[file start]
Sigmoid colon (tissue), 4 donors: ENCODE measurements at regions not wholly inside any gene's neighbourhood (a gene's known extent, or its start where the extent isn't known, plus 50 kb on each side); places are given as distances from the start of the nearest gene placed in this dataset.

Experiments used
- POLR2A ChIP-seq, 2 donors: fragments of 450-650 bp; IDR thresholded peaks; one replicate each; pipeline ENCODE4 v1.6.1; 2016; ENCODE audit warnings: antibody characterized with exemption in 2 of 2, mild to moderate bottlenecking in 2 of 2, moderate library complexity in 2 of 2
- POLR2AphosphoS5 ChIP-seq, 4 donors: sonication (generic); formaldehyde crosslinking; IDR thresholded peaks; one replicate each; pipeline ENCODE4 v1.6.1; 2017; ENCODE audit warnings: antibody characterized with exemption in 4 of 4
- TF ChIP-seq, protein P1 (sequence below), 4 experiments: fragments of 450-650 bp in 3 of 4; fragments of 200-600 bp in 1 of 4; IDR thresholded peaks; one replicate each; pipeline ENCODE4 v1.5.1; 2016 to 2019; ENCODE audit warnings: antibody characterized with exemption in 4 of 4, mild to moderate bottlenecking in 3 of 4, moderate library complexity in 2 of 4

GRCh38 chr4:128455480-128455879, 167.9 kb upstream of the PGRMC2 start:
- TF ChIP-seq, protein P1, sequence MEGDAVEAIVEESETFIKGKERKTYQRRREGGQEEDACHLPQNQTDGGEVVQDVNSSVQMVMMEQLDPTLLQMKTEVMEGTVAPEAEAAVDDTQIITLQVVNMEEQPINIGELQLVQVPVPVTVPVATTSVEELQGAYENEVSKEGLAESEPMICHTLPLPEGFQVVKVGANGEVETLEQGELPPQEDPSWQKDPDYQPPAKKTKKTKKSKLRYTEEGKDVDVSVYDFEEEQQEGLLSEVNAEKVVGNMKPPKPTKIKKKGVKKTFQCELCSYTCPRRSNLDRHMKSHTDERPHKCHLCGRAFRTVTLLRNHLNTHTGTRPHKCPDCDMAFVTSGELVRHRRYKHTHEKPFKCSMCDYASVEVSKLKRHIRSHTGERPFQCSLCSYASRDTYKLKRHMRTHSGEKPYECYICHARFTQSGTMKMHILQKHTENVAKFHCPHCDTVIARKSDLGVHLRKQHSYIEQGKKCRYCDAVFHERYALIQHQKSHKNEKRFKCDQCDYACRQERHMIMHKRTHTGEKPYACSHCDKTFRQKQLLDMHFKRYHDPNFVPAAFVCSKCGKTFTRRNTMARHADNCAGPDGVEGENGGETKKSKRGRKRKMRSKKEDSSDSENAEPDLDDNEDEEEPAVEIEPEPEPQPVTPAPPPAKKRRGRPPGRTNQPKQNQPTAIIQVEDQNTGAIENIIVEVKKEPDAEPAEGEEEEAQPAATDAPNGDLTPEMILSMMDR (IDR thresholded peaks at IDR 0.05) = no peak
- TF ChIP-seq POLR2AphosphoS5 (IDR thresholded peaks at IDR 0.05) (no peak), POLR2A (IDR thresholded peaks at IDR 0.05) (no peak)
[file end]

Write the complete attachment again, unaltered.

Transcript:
Sigmoid colon (tissue), 4 donors: ENCODE measurements at regions not wholly inside any gene's neighbourhood (a gene's known extent, or its start where the extent isn't known, plus 50 kb on each side); places are given as distances from the start of the nearest gene placed in this dataset.

Experiments used
- POLR2A ChIP-seq, 2 donors: fragments of 450-650 bp; IDR thresholded peaks; one replicate each; pipeline ENCODE4 v1.6.1; 2016; ENCODE audit warnings: antibody characterized with exemption in 2 of 2, mild to moderate bottlenecking in 2 of 2, moderate library complexity in 2 of 2
- POLR2AphosphoS5 ChIP-seq, 4 donors: sonication (generic); formaldehyde crosslinking; IDR thresholded peaks; one replicate each; pipeline ENCODE4 v1.6.1; 2017; ENCODE audit warnings: antibody characterized with exemption in 4 of 4
- TF ChIP-seq, protein P1 (sequence below), 4 experiments: fragments of 450-650 bp in 3 of 4; fragments of 200-600 bp in 1 of 4; IDR thresholded peaks; one replicate each; pipeline ENCODE4 v1.5.1; 2016 to 2019; ENCODE audit warnings: antibody characterized with exemption in 4 of 4, mild to moderate bottlenecking in 3 of 4, moderate library complexity in 2 of 4

GRCh38 chr4:128455480-128455879, 167.9 kb upstream of the PGRMC2 start:
- TF ChIP-seq, protein P1, sequence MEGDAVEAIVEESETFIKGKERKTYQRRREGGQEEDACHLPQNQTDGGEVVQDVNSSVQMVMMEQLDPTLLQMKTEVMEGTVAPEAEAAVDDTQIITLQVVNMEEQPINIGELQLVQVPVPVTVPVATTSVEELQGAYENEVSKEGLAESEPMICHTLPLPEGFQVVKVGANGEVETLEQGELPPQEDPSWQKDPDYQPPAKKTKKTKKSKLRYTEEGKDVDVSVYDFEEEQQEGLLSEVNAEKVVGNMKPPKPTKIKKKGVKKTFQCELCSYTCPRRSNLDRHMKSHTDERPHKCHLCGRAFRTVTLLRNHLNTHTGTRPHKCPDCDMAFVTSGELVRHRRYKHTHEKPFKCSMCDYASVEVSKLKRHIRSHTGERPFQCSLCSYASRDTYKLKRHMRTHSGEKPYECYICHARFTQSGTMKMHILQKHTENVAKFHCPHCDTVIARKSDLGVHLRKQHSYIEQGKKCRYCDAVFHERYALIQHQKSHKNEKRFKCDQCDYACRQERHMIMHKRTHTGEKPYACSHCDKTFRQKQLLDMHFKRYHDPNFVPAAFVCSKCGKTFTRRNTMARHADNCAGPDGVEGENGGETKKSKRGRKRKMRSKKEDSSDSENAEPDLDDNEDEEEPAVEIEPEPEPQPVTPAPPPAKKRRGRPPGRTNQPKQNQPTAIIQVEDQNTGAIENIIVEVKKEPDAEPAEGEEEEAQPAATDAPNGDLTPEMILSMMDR (IDR thresholded peaks at IDR 0.05) = no peak
- TF ChIP-seq POLR2AphosphoS5 (IDR thresholded peaks at IDR 0.05) (no peak), POLR2A (IDR thresholded peaks at IDR 0.05) (no peak)